One additional thought on the superficial nature of much of modern Christianity:  The rise of personal autonomy and the reduction of almost all public discourse to what Canadian philosopher Charles Taylor calls “the authority of instrumental reason.”  Embracing the chief virtue of personal autonomy means that all sources of moral authority are rejected—but your own!  Taylor writes:

“Once society no longer has a sacred structure, once social arrangements and modes of action are no longer grounded in the order of things or the will of God, they are in a sense up for grabs.  They can be redesigned with their consequences for the happiness or well-being of individuals as our goal.’’

Furthermore, theologian Albert Mohler summarizes Taylor’s important book, A Secular Age, in which he describes three sets of historical intellectual conditions:

  1. In the premodern age of antiquity and during the medieval period (AD 500 to 1500), it was impossible not to believe. There was simply no intellectual alternative to theism in the West; no alternative set of explanations for the world, for ethics and for moral order.
  2. With the advent of modernism, it became possible not to believe. A secular alternative to Christian theism emerged as a real choice.  Choice now emerged as the chief virtue; the imperative was to choose one’s worldview, not based on whether it was true but whether it served your particular needs.
  3. With Postmodernism, it was now impossible to believe. For the cultural leaders and for the Postmodern gurus, Christian theism is no longer a viable alternative.  What characterizes this Postmodern secular age is unbelief in a personal God, one who holds and exerts authority.  Mohler writes:  “Secularization in America has been attended by a moral revolution without precedent and without endgame.  The cultural engines of progress that drive toward personal autonomy and fulfillment will not stop until the human being is completely self-defining.  Their progress requires the explicit rejection of Christian morality [and theology] for the project of human liberation.”  “Individual authenticity” is the goal of this thoroughly secular age in which we now live.  It does not matter which worldview you choose, as long as it “works for you.”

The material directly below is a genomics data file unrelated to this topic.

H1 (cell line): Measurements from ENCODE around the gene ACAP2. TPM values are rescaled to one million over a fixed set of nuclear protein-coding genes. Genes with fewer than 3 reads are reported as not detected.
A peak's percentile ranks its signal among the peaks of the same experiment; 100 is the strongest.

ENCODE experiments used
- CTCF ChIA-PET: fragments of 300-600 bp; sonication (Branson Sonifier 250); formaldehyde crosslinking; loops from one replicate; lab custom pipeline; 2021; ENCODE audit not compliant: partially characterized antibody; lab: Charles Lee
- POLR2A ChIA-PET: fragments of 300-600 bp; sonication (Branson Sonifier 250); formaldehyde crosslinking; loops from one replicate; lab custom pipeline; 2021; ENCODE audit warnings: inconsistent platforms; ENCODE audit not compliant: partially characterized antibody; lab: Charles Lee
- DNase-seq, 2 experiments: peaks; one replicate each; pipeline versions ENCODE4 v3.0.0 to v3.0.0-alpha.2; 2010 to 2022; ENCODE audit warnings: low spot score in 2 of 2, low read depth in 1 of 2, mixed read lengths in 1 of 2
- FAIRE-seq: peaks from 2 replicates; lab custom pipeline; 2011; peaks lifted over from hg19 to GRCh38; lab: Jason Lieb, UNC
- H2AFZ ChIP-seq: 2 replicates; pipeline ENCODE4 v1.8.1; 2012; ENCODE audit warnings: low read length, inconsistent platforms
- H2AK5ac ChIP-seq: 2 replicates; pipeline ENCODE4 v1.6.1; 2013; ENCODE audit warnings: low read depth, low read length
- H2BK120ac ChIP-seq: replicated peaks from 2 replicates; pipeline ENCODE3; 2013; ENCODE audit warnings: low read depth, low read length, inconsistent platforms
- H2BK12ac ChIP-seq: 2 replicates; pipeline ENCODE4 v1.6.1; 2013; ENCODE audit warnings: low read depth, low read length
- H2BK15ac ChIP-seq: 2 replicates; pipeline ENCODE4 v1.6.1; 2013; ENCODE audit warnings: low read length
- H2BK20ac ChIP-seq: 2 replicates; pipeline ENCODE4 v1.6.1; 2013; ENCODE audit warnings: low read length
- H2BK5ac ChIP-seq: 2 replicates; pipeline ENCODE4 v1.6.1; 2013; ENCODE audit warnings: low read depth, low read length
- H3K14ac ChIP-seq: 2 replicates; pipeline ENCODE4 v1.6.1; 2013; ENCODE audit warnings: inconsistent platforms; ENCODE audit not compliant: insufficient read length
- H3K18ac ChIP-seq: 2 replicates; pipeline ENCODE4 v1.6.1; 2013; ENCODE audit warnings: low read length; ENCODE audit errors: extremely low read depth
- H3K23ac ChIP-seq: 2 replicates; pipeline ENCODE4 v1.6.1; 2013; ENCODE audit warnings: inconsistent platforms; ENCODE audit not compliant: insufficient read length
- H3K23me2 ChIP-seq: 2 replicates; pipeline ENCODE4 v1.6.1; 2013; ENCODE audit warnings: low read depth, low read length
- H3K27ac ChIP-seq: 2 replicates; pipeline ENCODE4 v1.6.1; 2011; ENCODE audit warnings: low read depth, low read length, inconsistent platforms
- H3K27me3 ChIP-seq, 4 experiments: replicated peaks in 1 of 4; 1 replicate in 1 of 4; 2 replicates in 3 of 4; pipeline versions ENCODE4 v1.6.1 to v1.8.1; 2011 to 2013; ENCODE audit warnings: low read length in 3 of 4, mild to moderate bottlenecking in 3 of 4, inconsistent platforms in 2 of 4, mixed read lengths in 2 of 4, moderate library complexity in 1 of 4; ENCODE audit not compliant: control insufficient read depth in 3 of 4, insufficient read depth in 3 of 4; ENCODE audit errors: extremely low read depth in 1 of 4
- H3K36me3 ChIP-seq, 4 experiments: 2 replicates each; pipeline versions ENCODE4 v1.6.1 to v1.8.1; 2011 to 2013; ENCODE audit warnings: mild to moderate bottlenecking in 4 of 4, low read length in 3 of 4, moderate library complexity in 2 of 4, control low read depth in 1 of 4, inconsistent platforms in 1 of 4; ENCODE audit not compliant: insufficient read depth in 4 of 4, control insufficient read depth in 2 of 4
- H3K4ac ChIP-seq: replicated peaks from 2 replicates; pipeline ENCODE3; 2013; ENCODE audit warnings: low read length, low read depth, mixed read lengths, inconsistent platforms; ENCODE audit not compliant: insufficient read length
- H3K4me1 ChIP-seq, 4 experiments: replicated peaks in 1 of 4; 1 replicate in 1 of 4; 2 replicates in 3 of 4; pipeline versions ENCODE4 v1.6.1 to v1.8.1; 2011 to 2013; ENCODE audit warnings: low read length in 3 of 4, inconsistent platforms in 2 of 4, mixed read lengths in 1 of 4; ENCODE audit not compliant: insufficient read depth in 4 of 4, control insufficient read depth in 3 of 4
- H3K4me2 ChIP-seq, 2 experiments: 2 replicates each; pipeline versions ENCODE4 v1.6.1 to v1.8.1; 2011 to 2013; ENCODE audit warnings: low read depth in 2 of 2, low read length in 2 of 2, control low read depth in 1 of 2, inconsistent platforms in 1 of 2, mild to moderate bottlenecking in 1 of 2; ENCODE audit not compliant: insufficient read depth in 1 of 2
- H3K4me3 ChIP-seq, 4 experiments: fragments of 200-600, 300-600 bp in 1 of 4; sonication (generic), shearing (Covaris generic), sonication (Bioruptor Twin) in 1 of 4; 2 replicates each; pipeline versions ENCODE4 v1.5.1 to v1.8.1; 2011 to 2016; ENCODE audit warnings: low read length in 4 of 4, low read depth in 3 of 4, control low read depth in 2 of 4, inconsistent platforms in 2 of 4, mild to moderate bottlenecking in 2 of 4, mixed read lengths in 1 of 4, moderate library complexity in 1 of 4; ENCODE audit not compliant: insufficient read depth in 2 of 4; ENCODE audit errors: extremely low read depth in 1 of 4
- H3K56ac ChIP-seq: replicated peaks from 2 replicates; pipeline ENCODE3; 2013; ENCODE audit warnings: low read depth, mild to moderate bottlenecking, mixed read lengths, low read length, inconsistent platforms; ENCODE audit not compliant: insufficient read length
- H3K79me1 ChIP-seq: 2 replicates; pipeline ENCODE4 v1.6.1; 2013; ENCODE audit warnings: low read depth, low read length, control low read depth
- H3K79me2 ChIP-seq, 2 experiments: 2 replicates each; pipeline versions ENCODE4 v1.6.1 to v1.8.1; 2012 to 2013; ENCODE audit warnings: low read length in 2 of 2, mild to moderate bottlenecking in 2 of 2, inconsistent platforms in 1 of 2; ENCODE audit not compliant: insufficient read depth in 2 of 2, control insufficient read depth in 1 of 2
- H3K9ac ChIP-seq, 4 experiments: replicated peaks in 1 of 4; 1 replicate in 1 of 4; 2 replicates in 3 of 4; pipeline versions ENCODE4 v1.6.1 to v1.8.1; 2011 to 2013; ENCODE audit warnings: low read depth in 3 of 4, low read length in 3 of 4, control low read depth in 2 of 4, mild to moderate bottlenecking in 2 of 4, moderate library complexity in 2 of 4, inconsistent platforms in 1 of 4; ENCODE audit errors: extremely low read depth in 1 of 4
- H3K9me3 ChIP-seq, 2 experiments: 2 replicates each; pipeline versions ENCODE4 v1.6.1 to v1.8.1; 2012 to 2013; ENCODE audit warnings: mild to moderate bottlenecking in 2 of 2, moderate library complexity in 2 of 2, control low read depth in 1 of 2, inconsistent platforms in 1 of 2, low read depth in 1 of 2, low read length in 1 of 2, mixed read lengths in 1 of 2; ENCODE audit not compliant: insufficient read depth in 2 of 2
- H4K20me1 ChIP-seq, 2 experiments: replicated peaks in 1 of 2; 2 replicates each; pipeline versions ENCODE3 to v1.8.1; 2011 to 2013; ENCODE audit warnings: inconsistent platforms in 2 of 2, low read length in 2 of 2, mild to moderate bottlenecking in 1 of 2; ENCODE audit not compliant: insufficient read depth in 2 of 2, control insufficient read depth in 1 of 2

Today, theology is reduced to moral ditties where God is a handmaiden to the autonomous human seeking self-authentication.  The survey summarized at the beginning of this Perspective provides evidence for these propositions.  “Sound doctrine” is not rooted in God’s revelation; it is rooted in the choice of the autonomous individual.

See “2016 State of American Theology Study” sponsored by Ligonier Ministries and completed by LifeWay Research; Albert Mohler, “The Endgame of Secularism” in Tabletalk (September 2016), pp. 70-71; and www.albertmohler.com (3 October 2016). PRINT PDF

4 Comments to “Sound Doctrine in a Secular Age”

  1. Charles K Harder says:

    Dr. Eckman, years ago when I entered Grace College of the Bible (at the time), I took some kind of “test” on my knowledge of the Bible/Theology. I kind of remember taking the same test as a senior. (I don’t recall ever seeing the results of either. After reading your article it stirred up in me once again the desire to have a tool that measures our knowledge of the Bible/Theology. Would you ever consider drawing up such a “test” for pastors to use in their congregations? I cannot be the only pastor out here that would love to have such a tool. If you put it in some kind of printed form, I would be glad to pay a handsome price for it (with copyright permission to reproduce for the congregation).

    Well, thanks again for such a stimulating article – so very sad but stimulating!!

    In His Service,

    Charles K. Harder

    • jim eckman says:

      Good idea Charles but I do not have the time to do this. The tool you mentioned that Grace University uses is not available for outside use. Sorry.

  2. Arlie Rauch says:

    Perhaps the statement “The end result today is that in many (most?) mainline denominational churches, Christianity is about feelings and sentiment, and not rigorous theology.” is a bit too kind. I agree it is true, but I think it does not go far enough. Many evangelical churches fall into the same category. Very few have a stomach for expository Bible teaching any more–it presupposes that God determines truth and authority.

  3. Pat Mcguffey says:

    The postmodern Bible study asks the question–what does this passage of scripture mean to you instead of what is God saying here? We want God’s revelation, but on our terms instead His terms. God does not give us that option. I cannot call God a liar and have a relationship with Him.